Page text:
As is usual for this time of year, the ever-improving weather conditions (with the inevitable hiccup or two) have slowly started waking the local GA scene from its winter stupor. While operations are still very much in the 7 AM pre-coffee stage, life is nevertheless returning to airfields across the land, with planes, gliders and helicopters being dusted off for the coming spring. Naturally enough, I had once again decided to snoop around and check on proceedings, hoping to capitalize on the calm before the storm… 🙂
After a couple of years of driving ’round the various back roads that wind across the countries of former Yugoslavia, you get used really to seeing the oddest things by the side of the road… an old tank here, some deserted barracks there – and everything else up to the occasional motionless radar dish and overgrown abandoned bunker. Certainly, I myself have seen quite a few of these on my travels, and almost thought myself beyond surprise anymore – until, while rounding the crest of a small hill in central Croatia, I suddenly saw a silver T-33 Shooting Star rising up from the tall, unkempt farmland grass :D.
My surprise was not lessened even by the fact that I was actually looking for this specific aircraft – nor that I’d already been here several years ago, and had flown over this spot at low altitude more than a dozen times :). But, that first instant of seeing an abandoned aircraft, a piece of history, so much out of its element, is always a thrill – so much so that I was forced to apply liberal amounts of braking to avoid spearing off into the undergrowth :D.
The location for this near-off was Čazma airfield (LDZC), an unassuming little strip located about an hour’s drive east of Zagreb. Overgrown and uncared for, Čazma had been established in 1944 as a supply airfield by the Yugoslav Partisans, and had after the war gone on to serve as a base for agricultural aircraft (surrounded, as it is, by the abundant farmland characteristic of this part of Croatia). Following the decline of cropspraying flights some years ago, Čazma had progressively become disused and forgotten, until it had even dropped off the aeronautical maps about a year ago (for reasons which vary depending on who you ask). For all intents and purposes abandoned, it is today visited only very rarely by light aircraft wanting to have a go at its tight, sloping 660×10 meter paved runway…
Sadly sharing the fate of the airfield, the Shooting Star that began this entry also has an interesting story to tell. Even though I’d labelled it as a T-33 purely for reasons of brevity, this ex-Yugoslav machine – coded 10250 – is actually a much rarer “TV-2 Seastar”, one of the T-33’s naval brothers. However, over the years these “brothers” have tended to cause some confusion, so for clarity’s sake it’ll help to clear them up first :).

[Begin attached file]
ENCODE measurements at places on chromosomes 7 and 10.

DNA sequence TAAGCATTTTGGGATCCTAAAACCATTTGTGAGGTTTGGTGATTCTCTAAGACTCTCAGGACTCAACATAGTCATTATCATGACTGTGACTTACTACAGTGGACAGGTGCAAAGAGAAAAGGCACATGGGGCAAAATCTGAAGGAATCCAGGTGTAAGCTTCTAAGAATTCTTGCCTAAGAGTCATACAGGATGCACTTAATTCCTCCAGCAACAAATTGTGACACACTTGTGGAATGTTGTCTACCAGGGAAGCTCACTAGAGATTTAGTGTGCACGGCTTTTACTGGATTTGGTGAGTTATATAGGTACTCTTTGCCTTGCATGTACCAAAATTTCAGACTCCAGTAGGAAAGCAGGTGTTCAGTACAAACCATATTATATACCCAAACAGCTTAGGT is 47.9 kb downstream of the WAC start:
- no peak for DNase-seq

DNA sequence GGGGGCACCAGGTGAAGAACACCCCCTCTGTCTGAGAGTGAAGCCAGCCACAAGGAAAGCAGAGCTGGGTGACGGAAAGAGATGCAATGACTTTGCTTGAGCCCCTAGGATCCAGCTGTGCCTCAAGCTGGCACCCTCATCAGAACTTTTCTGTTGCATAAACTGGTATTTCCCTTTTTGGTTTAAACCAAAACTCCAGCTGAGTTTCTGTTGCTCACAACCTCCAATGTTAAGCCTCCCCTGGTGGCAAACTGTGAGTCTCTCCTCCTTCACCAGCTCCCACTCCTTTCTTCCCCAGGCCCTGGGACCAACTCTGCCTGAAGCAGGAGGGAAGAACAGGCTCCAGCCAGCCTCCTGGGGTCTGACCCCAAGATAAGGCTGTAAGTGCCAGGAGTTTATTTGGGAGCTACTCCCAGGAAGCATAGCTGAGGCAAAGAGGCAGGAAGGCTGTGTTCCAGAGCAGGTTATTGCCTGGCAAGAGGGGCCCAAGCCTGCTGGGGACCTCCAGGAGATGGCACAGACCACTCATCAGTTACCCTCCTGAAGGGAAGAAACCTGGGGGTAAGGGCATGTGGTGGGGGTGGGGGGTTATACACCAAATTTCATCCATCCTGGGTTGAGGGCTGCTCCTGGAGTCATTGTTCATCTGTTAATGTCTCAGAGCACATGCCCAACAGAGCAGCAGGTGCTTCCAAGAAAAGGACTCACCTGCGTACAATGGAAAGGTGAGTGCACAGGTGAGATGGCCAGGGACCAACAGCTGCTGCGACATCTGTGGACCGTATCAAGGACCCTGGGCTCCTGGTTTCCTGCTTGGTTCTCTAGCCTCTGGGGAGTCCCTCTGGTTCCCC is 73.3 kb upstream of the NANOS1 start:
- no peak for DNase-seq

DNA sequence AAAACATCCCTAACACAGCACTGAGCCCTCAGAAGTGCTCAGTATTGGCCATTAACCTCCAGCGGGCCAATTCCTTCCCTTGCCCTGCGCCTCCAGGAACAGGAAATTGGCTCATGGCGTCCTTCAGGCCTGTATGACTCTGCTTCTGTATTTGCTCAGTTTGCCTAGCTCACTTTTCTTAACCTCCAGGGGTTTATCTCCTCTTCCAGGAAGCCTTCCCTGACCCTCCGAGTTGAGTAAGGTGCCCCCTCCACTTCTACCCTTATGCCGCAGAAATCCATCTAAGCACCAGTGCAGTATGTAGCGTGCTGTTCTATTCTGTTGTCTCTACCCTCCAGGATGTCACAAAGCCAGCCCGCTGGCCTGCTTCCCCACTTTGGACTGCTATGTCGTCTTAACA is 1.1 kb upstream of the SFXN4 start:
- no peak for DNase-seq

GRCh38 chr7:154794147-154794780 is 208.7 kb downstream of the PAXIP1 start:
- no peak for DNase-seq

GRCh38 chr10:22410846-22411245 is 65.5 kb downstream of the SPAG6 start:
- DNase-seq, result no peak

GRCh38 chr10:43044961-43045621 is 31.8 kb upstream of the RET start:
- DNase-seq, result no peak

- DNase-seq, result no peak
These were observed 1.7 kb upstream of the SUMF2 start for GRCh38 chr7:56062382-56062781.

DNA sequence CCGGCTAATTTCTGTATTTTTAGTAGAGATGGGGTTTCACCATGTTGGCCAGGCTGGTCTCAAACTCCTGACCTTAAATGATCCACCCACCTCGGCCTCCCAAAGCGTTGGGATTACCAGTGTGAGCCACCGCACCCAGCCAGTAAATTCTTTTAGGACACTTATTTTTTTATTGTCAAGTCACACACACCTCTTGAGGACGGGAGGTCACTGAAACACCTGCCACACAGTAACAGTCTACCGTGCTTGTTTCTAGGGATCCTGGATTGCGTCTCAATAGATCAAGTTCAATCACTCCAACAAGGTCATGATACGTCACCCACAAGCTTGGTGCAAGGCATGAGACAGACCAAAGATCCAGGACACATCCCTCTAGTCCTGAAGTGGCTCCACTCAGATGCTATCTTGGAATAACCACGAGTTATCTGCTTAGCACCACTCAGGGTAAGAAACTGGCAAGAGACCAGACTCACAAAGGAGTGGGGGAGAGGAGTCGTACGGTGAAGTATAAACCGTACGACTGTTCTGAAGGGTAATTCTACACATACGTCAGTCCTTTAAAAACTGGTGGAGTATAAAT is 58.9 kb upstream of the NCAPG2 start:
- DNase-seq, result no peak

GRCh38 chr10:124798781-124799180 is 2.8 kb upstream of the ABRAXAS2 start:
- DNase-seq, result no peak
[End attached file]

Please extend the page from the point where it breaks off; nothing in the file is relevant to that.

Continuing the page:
Despite the dozens of names associated with them throughout their service history, there have only ever been two naval Shooting Star versions:
the TV-2 of 1949, at various times also known as the TO-2 and T-33B. Even though it was operated by the US Navy for the training of US Navy pilots, the TV-2 had remained a land-based aircraft, and had generally differed little from “standard” T-33As
and the T2V SeaStar, later known as the T-1 SeaStar. Made fully carrier-capable with the addition of catapult fittings and an arrestor hook, the T2V (developed in 1957) had also received new naval avionics, leading edge flaps (slats), a redesigned tail and rear cockpit, and significant structural enhancements to cope with the realities of shipborne operations. Interestingly, the T2V was also the originator of the “SeaStar” name, which had over the years also filtered – probably by association – down to the TV-2
Apart from adding yet more confusion to the already complicated world of the Shooting Star, the T2V’s entry into service had also, at a stroke, made many TV-2s redundant. Concurrently, a similar process was occurring within the USAF as well, as newer, more advanced aircraft slowly started to displace veteran T-33As. The combined effect was a market flooded with cheap, but essentially good trainers, just ripe for picking by smaller (friendly) air forces looking to modernize their fleets for the least amount of money :).
Yugoslavia – despite its socialist government – was no exception, and had by the early 60s snapped up more than 100 of these aircraft. The majority – about 55 by my count – consisted of TV-2s, with out example, 10250, being one of the last delivered… 🙂